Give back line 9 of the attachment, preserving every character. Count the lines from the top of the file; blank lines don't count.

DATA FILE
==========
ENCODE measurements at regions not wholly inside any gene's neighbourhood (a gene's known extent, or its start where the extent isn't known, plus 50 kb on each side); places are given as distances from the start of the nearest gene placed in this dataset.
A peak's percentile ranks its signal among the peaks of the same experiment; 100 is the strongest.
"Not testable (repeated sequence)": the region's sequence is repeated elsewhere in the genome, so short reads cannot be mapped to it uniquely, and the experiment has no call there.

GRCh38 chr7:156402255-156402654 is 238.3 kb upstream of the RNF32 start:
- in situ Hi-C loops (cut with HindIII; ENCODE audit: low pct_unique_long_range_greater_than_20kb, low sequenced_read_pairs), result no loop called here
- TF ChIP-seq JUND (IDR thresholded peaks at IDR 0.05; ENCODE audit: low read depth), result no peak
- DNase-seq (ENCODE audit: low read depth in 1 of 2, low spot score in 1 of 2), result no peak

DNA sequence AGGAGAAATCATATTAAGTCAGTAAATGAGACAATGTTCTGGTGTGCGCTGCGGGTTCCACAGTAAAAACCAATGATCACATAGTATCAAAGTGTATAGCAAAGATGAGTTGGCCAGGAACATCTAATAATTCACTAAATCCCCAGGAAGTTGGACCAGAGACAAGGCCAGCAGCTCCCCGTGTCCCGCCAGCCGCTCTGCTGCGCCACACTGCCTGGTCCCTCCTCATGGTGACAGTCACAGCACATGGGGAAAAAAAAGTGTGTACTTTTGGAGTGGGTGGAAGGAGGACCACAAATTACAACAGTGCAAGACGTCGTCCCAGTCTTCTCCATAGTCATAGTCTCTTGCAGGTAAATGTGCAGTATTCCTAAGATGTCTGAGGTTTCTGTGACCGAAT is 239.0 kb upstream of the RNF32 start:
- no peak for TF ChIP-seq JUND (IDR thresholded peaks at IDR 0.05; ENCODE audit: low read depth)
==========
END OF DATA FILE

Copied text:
- no peak for TF ChIP-seq JUND (IDR thresholded peaks at IDR 0.05; ENCODE audit: low read depth)